Speak to our specialist nurses
You can speak to our specialist nurses on our Support Line for more information about IRE, where it is available, and how to access it.
IRE may be suitable for some people with locally advanced pancreatic cancer. Occasionally, it is offered to a few people with borderline resectable pancreatic cancer.
IRE is not suitable for people with cancer that has spread to other parts of the body (advanced or metastatic cancer).
IRE may be suitable for some people with locally advanced pancreatic cancer . This is cancer that has spread outside the pancreas to large blood vessels or a number of lymph nodes. It can’t usually be removed by surgery. The aim of IRE is to slow the growth of the cancer, help people live longer and treat symptoms.
In some hospitals that provide IRE, it may be suitable for a small number of people with borderline resectable pancreatic cancer . This is cancer that has grown very close to large blood vessels near the pancreas. It may be possible to remove the cancer with surgery , but it depends which blood vessels are affected.
During surgery to remove the cancer, IRE may be used for margin accentuation. This means that the IRE is used to treat the cells around the edges of the tumour before it is removed. The aim is to try to make the surgery as successful as possible. Margin accentuation should be done as part of research.
Some people with borderline resectable cancer may be offered surgery to remove the cancer. But during the operation the surgeon finds the cancer has grown too close to the large blood vessels to remove it. Although it’s not possible to remove the cancer, if the hospital provides IRE it may be used during the operation to treat it. The aim is to try to slow down the growth of the cancer. You may then be offered chemotherapy once you have recovered from the operation. If this is an option for you, your doctor will discuss this with you before your surgery. IRE used in this way should be done as part of research.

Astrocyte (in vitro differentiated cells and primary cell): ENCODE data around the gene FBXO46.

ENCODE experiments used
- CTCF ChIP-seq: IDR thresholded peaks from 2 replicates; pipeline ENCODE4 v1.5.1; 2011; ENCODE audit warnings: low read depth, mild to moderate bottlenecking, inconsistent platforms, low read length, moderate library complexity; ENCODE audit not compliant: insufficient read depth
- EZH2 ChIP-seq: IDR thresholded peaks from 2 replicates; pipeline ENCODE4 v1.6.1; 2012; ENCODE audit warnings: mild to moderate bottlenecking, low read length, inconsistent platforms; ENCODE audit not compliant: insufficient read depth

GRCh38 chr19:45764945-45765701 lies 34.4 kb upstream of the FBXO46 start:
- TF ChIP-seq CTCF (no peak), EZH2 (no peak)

We don’t know much about IRE for borderline resectable pancreatic cancer and we need more research into this.
There are other things that can affect whether IRE is suitable for you. For example, you will need to be fit enough to have a general anaesthetic. It may also depend on what other treatments you have already had, or how big the tumour is. It can be difficult to treat the whole tumour with IRE if it is larger.
IRE may not be suitable if you have an irregular heartbeat (atrial fibrillation), a pacemaker or other types of heart problems such as congestive heart failure or coronary artery disease. This is because the electrical currents can affect your heartbeat. Speak to your doctor about this. They may need to do an assessment to check whether you are fit enough for IRE.
Speak to your doctor about whether IRE might be an option for you and what it involves before making any decisions about your treatment.
At the moment, IRE is only available in a few NHS hospitals. If it may be suitable for you, but isn’t available at your hospital, speak to your doctor about your options. They may be able to refer you to another hospital that does provide IRE.
Updated: June 2023
Review Date: June 2025